Vegas Verdes: Our Gallinas River

Published September 19, 2019 in the Las Vegas Optic.

Our Gallinas River – one mapmaker called it a creek – is not as wide as the Missouri or as muddy as the Mississippi or as long as the Rio Grande, but it is our river. It runs through the center of town and it’s easy to take for granted. In past years, some heed was given to the River Park maintenance and features (think of the exercise stations along the river walk) however little was paid to the river itself. Now both are getting more sustained attention.

The Gallinas divides the town into East and West yes, but the bridges over it, which are many, unite the same town. The Riverwalk, a pathway left to us by the railroad, runs along the east side of the river and extends the length from Prince Street all the way north to El Camino Road (site of Stonehenge in Las Vegas). It is a lovely, scenic trail, greatly appreciated by Las Vegans. The discerning eye, however, can see where the river route has been altered over the years, and its bed and environs thereby distorted and degraded. The river has, after all, provided decades of sustenance and recreation and beauty.

Use has worn it down – it wants a refresher. Enter the Gallinas River Park Collaborative. It is a diverse group of individuals who, in 2015, began to organize around the shared vision of a reimagined and rebuilt community park and a revitalized river. They have been busy indeed! This and future articles will describe some of what the collaborative has already accomplished and some plans in the works. The articles will attempt to explain how our river developed its present diminished condition and to enlist the reading public in its restoration effort.

Riverfest

The third annual Gallinas Riverfest is Sept. 28, 2019. The day begins at 9 a.m with the all-important river clean­up. Volunteers are needed and will be rewarded with refreshments. The main event kicks off at 10 a.m. with the blessing of the river. As in previous years, the Riverfest is intended to celebrate and instruct. The Collaborative hopes that children in particular, will be inspired to involve themselves in the care of their Park. Organizers also expect to continue the community discussion about the appearance of the Park and its river. The now familiar laminated ·map of the river and its environs will be on display for all to make known their ideas for what’s wanted in the River Park of the future. Fishing is a popular and enduring pastime among young and old and it is the focus of this year’s Riverfest.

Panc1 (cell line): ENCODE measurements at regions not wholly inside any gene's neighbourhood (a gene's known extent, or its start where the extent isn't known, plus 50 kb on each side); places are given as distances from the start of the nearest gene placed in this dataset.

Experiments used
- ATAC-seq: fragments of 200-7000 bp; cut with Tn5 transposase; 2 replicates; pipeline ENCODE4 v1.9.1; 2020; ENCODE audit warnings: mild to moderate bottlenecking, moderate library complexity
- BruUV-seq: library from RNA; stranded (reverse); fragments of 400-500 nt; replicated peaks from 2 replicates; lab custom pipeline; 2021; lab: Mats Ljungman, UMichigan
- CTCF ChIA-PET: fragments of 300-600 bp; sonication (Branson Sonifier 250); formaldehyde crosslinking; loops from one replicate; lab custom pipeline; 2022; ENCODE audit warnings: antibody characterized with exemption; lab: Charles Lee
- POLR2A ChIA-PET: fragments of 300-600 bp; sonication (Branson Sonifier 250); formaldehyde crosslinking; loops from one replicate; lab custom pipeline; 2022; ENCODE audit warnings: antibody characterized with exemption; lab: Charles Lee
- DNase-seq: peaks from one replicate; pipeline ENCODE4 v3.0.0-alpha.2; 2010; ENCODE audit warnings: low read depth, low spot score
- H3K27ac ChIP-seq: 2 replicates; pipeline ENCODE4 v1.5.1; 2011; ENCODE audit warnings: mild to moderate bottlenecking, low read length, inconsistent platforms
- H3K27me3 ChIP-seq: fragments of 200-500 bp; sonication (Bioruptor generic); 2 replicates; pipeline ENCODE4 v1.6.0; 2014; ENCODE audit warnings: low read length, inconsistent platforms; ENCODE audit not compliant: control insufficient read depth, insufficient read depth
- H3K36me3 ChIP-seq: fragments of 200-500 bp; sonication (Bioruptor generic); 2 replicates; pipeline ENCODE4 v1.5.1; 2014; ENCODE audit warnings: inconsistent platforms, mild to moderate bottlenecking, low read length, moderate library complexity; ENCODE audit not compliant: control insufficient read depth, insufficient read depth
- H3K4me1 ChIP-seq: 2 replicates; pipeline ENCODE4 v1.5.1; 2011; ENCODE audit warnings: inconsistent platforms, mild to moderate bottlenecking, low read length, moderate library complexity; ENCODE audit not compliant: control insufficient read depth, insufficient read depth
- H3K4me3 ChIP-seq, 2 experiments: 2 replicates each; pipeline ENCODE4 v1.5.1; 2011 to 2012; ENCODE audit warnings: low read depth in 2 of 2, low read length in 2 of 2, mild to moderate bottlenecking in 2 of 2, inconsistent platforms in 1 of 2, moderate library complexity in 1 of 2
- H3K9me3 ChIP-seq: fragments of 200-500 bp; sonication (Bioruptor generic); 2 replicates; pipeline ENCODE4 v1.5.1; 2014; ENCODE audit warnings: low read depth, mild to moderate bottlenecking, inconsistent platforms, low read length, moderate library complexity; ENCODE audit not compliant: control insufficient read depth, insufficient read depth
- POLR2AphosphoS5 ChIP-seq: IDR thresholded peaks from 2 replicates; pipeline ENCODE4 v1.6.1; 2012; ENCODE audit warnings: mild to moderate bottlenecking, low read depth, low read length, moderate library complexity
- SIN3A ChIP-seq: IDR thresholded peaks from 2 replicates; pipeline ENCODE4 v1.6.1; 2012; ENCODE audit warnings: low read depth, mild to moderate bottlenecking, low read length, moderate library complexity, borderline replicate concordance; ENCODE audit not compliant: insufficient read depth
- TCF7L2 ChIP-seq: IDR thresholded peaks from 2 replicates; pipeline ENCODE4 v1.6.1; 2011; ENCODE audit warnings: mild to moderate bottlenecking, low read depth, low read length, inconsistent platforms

By the end of 2018, restoration was completed on a one third mile stretch of river south of Bridge Street. The work done added many new riffles and falls – river alterations that encourage an increase in dissolved oxygen and support insect growth. It also created 21 new pools. All of these changes revive and stimulate the fish population. Trout, especially, love the pools. For those who’ve never enjoyed the pleasure of catching their dinner, there will be plenty of opportunity to learn how it’s done. The State Department of Game and Fish will provide instruction in bait and spinner fishing – sometimes called traditional fishing. Volunteers from Trout Unlimited will teach fly fishing and demonstrate tying your own flies. Fishing students will also learn about the insects that live on the bottom of the river and upon which fish feed. All the equipment and supplies are provided. And best of all, NM Game and Fish has declared Saturday, Sept. 28, a free fishing day for the entire state – no license needed.

For the few not fishing, many other activities are scheduled throughout the day. Riverfest attendees will be able to learn about the medicinal and edible values of plants found along the river; they might begin to master the intricacies of chess or archery; they could become proficient at water coloring; and most important, participants can avail themselves of an educational guided tour of the river and discover all that has been done and will be done. and why it’s all essential. Any who have taken the tour in the past will want to take it again – this is not last year’s river you’ll be observing.

Several of the amusements are new this year. Children will be especially captivated by the pop-up playground they will themselves create. It is to be a temporary installation composed of cardboard boxes and tubes, swathes of fabric, willow, branches, and whatever else can be found. This flight of imagination can provide pointers for what may become a permanent though not traditional playground. Another activity sure to please is miniature boat building using common yet surprising materials: sponges, egg cartons, tin cans and wood blocks – in fact, anything that floats. The finished boats are to be launched at 2 p.m. downstream a little ways from the Bridge Street Bridge.

Popular entertainments from previous years will be back. Scheduled are musical programs by Josei No Seishin, Taiko Drummers and the Fireball Blues Band. A straw bale amphitheater will accommodate the performers and also serve to alert park planners regarding a possible permanent performance space. Yoga classes, a disc golf demonstration, chair massage, and the ever amusing duck race are all on offer.

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